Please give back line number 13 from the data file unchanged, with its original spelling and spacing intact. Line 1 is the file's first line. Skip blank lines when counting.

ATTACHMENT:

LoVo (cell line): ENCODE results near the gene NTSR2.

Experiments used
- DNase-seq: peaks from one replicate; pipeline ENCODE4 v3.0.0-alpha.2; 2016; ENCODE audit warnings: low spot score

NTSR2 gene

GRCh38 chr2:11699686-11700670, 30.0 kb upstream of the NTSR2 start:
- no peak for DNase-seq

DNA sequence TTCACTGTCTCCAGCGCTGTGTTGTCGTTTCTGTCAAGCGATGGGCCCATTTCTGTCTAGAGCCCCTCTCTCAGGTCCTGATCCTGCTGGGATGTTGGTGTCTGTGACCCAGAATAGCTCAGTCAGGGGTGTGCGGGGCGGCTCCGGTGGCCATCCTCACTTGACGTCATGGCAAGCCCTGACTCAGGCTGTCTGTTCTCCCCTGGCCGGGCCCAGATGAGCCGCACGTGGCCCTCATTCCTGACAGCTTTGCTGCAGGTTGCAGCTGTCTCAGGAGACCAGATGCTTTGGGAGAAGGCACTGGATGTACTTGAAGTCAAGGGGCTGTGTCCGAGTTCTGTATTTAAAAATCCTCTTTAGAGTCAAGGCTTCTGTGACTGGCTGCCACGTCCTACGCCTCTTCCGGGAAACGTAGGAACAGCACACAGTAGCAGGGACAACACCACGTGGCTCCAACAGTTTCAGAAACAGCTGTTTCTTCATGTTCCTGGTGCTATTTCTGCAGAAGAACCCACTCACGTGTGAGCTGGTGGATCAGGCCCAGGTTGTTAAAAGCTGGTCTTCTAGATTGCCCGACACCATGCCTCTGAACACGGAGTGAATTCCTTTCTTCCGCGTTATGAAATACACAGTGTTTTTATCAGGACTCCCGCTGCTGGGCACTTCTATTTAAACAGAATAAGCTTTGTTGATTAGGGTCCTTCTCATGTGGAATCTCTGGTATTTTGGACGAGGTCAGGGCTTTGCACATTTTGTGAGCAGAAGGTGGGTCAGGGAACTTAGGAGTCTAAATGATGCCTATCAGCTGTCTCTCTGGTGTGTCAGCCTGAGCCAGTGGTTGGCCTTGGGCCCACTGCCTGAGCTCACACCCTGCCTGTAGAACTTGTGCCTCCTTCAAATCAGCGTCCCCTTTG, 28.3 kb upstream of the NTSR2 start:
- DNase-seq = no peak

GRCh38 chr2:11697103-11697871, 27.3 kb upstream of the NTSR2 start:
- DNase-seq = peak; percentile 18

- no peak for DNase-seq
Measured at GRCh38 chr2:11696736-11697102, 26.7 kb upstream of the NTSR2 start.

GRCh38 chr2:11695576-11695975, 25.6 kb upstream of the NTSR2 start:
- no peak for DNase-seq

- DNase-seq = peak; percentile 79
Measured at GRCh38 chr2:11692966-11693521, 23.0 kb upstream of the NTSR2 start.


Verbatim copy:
GRCh38 chr2:11695576-11695975, 25.6 kb upstream of the NTSR2 start: